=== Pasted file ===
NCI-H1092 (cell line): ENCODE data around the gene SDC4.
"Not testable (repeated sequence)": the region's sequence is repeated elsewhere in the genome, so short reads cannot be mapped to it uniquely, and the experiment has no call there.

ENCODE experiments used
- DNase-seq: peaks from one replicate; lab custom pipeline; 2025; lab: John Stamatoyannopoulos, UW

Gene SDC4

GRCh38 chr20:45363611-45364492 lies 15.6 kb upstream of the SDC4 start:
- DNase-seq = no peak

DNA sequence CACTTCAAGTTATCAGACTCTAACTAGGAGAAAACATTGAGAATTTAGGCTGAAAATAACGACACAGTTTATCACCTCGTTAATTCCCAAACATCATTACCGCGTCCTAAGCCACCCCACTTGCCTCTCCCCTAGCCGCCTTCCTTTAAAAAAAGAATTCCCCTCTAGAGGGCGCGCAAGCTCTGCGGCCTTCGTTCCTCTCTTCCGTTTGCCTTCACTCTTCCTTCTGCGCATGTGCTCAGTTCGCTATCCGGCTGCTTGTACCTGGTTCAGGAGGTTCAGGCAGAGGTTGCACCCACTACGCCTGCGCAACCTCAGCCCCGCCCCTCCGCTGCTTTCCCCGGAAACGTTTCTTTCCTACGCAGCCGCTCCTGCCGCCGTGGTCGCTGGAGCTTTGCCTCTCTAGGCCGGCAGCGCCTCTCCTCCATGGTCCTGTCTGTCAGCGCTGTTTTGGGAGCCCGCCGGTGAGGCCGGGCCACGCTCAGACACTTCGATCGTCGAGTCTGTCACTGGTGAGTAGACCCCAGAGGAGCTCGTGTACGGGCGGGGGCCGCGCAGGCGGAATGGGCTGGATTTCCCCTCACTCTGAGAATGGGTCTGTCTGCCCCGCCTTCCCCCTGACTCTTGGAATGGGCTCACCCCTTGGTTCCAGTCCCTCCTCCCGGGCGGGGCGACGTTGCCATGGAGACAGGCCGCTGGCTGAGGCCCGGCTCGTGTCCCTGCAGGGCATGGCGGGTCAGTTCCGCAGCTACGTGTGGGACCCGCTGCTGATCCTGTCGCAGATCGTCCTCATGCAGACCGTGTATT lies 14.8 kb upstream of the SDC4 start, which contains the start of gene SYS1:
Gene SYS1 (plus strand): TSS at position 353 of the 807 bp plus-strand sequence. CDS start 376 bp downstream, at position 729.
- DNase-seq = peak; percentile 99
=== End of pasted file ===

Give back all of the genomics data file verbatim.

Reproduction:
NCI-H1092 (cell line): ENCODE data around the gene SDC4.
"Not testable (repeated sequence)": the region's sequence is repeated elsewhere in the genome, so short reads cannot be mapped to it uniquely, and the experiment has no call there.

ENCODE experiments used
- DNase-seq: peaks from one replicate; lab custom pipeline; 2025; lab: John Stamatoyannopoulos, UW

Gene SDC4

GRCh38 chr20:45363611-45364492 lies 15.6 kb upstream of the SDC4 start:
- DNase-seq = no peak

DNA sequence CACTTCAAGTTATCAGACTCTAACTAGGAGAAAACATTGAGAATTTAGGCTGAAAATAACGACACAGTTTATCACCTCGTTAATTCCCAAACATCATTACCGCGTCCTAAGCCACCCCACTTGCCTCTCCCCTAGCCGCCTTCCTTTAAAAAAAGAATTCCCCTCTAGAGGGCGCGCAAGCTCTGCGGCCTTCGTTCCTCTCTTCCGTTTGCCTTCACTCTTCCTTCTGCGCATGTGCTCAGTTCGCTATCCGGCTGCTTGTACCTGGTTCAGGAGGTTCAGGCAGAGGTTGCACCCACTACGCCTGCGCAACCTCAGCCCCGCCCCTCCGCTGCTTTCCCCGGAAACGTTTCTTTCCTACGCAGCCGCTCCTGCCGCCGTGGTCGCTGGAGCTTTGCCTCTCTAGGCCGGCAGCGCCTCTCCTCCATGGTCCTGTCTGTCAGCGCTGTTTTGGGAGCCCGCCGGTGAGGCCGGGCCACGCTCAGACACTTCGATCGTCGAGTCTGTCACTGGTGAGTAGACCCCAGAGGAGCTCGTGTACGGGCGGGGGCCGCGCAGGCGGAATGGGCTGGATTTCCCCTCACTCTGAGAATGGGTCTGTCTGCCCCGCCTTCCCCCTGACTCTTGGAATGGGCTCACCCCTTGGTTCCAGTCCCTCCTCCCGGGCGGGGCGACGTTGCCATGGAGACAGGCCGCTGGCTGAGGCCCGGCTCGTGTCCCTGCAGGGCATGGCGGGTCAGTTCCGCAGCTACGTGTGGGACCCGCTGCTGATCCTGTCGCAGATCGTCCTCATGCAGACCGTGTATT lies 14.8 kb upstream of the SDC4 start, which contains the start of gene SYS1:
Gene SYS1 (plus strand): TSS at position 353 of the 807 bp plus-strand sequence. CDS start 376 bp downstream, at position 729.
- DNase-seq = peak; percentile 99